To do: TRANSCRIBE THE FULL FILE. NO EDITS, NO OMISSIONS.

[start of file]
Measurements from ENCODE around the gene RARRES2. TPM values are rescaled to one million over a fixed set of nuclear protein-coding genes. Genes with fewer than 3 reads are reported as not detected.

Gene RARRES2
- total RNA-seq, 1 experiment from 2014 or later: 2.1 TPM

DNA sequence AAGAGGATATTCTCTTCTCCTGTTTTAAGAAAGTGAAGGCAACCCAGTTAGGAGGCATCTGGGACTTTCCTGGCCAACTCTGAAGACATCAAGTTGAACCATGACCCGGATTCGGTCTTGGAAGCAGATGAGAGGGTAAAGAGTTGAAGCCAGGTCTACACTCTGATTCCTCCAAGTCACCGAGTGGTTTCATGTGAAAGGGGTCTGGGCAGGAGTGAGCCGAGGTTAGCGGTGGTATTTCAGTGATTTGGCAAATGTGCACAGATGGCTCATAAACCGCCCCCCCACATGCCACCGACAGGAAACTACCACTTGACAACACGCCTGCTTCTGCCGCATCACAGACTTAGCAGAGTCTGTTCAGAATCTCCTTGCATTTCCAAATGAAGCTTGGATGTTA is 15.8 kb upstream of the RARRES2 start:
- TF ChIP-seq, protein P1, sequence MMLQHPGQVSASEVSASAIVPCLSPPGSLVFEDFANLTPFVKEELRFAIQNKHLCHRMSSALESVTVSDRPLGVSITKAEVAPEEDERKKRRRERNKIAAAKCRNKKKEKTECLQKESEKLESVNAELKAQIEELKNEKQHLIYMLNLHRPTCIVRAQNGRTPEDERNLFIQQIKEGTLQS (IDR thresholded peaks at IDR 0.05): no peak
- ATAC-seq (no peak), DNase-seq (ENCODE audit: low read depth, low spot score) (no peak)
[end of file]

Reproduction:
Measurements from ENCODE around the gene RARRES2. TPM values are rescaled to one million over a fixed set of nuclear protein-coding genes. Genes with fewer than 3 reads are reported as not detected.

Gene RARRES2
- total RNA-seq, 1 experiment from 2014 or later: 2.1 TPM

DNA sequence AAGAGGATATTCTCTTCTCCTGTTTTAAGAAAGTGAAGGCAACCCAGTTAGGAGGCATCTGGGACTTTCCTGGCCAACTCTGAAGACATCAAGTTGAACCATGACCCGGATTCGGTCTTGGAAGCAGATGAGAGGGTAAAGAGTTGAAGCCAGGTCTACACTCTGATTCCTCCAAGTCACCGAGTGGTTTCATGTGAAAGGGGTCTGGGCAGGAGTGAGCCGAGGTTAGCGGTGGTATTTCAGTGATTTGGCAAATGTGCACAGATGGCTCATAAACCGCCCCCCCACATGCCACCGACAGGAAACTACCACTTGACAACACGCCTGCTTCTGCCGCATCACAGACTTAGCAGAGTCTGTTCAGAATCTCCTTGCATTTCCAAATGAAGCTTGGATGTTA is 15.8 kb upstream of the RARRES2 start:
- TF ChIP-seq, protein P1, sequence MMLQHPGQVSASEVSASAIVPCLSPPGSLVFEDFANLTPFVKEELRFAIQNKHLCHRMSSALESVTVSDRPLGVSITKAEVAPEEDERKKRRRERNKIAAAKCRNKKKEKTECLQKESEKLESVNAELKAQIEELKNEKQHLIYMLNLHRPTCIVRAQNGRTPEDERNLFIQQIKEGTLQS (IDR thresholded peaks at IDR 0.05): no peak
- ATAC-seq (no peak), DNase-seq (ENCODE audit: low read depth, low spot score) (no peak)